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It is a fundamental maxim, that when any law is proposed, which indicates more good than evil to a State, such law ought to be received. The unconstitutional effects, the oppression, and inefficacy of the present mode of levying men for the navy by an impress, are but too sensibly felt by the whole nation. A valuable sea officer (Governor Johnstone), who is a distinguished ornament to this Legislature, and whose private and public character do real honour to human nature, having formerly treated of the practice of impressing, says, “ It difgraces Government, shocks the spirit of our Conftitution, and violates the laws of humanity; therefore every plan to obviate the evil has a claim to a political hearing and candid discussion." That worthy member's remarks must, I am sure, strike every body, who duly considers them as just and forcible. Is it not an abominable fight, in a free country like ours, to have a number of sailors, with fire arms and cutlasses, frequently in the dead of night, sometimes intoxicated with liquor, making their way into the habitation of peaceable people, dragging a sober, unoffending fubject from his home, and settled means of livelihood, to convey him om board an impress tender, from thence to a guard ship, imprisoned amidst the moral and physical contagion of a miscellaneous, kidnapped crew, to be driven across the seas, no mortal can tell him where, nor for how long a time; and what is still worse, seized by surprise, not suffered to bid a kind farewel to his wife and family, nor have thought of their future subsistence, when deprived of his care; to adopt a new way of life, perhaps that to which his limbs and faculties are the worst calculated and fashioned by his Creator? And, Sir, is it not a serious matter of reproach to this wife, this liberal nation, never yet to have provided a remedy for such dreadful and extensive sufferings? What tumults, fears, and confusion, arise in every city, town, and country, within ten or twelve miles of a press-gang? And what numberless inconveniencies to all conditions of persons throughout Great Britain! In 1770 the Lord Mayor of London represented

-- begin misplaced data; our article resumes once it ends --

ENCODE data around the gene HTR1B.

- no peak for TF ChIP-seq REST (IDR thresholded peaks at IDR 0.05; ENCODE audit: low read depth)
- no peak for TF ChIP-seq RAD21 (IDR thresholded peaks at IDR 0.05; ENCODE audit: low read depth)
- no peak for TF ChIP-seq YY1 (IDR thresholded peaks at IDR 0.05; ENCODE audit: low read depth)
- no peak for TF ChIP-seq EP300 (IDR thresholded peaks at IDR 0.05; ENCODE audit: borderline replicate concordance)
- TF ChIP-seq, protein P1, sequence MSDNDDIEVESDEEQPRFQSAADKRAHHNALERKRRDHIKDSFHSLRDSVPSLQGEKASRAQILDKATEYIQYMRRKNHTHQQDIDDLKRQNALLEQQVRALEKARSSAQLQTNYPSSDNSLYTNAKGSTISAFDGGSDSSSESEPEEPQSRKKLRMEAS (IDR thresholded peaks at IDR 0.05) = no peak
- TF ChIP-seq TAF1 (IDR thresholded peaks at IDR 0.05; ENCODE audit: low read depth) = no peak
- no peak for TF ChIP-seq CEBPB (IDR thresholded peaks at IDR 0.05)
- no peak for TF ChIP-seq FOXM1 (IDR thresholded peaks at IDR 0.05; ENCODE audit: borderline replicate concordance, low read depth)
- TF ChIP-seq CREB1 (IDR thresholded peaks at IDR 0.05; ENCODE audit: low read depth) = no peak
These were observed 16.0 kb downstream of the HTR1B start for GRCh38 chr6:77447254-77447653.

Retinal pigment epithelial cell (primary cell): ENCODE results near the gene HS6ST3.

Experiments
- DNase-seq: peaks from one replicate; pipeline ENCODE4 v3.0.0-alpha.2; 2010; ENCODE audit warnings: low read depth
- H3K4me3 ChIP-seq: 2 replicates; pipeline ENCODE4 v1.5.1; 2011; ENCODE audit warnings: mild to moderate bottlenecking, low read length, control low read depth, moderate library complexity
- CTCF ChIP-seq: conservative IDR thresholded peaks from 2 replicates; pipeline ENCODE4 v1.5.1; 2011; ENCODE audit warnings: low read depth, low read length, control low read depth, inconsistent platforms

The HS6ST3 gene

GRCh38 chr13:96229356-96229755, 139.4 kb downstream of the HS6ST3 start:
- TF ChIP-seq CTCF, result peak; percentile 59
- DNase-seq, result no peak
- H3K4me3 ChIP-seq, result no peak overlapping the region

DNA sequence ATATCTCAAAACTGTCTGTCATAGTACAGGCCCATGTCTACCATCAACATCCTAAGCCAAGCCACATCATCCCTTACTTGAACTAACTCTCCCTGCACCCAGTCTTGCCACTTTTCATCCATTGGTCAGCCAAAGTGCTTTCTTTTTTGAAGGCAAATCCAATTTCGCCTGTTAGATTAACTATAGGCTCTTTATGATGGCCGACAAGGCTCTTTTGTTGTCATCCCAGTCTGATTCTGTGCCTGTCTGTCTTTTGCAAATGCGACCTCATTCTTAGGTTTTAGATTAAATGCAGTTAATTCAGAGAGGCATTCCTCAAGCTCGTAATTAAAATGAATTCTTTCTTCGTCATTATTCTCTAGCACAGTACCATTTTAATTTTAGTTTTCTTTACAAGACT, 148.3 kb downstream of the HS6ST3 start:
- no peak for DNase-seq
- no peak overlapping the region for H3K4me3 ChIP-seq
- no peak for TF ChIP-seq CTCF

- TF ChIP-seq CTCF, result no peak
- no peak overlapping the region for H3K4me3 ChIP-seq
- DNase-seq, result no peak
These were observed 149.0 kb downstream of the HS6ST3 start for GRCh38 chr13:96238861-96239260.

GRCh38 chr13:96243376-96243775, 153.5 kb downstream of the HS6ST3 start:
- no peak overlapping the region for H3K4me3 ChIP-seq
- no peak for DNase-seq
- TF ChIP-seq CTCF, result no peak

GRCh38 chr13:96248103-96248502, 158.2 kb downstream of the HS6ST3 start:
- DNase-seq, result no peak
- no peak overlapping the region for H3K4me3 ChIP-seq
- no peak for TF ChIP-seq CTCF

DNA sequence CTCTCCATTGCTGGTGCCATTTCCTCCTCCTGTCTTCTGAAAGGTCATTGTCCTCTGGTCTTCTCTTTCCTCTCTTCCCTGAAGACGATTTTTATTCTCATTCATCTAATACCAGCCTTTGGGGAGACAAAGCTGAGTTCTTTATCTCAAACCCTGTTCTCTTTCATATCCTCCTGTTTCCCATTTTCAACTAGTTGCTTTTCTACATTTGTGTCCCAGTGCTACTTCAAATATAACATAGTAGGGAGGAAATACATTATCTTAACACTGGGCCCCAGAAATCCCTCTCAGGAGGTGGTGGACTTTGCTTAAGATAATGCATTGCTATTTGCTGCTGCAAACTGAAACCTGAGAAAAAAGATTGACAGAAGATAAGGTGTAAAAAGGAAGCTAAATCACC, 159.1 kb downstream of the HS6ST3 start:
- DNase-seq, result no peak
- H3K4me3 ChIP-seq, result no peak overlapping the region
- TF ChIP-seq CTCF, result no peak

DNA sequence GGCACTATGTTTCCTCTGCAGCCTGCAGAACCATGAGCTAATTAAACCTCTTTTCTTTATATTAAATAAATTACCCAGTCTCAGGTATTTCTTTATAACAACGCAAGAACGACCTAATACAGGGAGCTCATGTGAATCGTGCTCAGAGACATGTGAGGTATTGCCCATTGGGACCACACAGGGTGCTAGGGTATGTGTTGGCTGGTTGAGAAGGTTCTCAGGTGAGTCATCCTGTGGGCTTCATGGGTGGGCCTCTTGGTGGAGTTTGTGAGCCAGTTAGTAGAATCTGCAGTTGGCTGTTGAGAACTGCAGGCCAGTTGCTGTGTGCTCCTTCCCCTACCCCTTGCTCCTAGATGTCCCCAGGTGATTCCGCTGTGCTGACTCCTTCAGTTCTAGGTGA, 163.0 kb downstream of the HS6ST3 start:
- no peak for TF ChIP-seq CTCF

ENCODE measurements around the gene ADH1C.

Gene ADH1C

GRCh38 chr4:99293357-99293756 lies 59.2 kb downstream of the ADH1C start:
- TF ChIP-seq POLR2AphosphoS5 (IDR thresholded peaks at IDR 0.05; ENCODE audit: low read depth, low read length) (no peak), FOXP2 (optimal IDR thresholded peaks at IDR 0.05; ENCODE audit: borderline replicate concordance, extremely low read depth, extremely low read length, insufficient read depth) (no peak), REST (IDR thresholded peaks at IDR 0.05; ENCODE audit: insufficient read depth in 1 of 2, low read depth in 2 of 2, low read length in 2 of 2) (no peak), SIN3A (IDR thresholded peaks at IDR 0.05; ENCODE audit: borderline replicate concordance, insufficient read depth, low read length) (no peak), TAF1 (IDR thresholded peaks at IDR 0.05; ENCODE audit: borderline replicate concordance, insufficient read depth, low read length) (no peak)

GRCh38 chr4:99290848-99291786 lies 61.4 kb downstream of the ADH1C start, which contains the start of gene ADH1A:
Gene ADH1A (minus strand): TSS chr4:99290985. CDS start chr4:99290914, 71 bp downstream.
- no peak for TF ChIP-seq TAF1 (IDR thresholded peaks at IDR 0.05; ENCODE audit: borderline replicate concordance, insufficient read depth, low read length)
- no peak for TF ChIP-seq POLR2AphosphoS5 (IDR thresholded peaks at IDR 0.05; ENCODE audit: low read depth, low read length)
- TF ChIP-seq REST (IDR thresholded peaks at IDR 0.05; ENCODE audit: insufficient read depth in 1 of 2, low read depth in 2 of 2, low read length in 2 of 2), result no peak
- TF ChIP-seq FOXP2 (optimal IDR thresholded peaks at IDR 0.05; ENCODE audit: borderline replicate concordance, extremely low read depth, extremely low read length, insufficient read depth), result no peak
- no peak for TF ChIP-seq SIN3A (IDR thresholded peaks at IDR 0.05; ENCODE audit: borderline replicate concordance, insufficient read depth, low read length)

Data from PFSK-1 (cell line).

to the Board of Admiralty, that the city of London was so in-
fested with press-gangs, that tradesmen and servants were pre-
vented from following their lawful business. A gentleman in
Yorkshire, of worth and veracity, (who was formerly a mem-
ber of this House), sends me'word, that such is at this time the
general apprehension in that part of England from a press-
gang at Tadcaster, that the labourers on his estate are dispersed
abroad like a covey of partridges; neither could half of them
be brought back to their work, till the steward had given them
asfurance of his master's protection; still it seems they are
afraid to return to their own homes at night, and therefore
constantly beg leave to sleep upon straw in the stables and out-
houses of the landlord. In the West of England the public
are now so prejudiced by press-gangs, that I have read a letter
from Exeter, dated February 29, which observes, that there
had been no fill in their town for upwards of a fortnight-
a circumstance scarcely known within the memory of man;
and another correspondent of mine paints the miseries of the
neighbouring coasts in as strong colours as if there were fa-
mine, pestilence, or some other awful and almost preternatural
visitation of Providence: markets deserted, the price of the
most urgent necessaries of life thereby greatly enhanced, and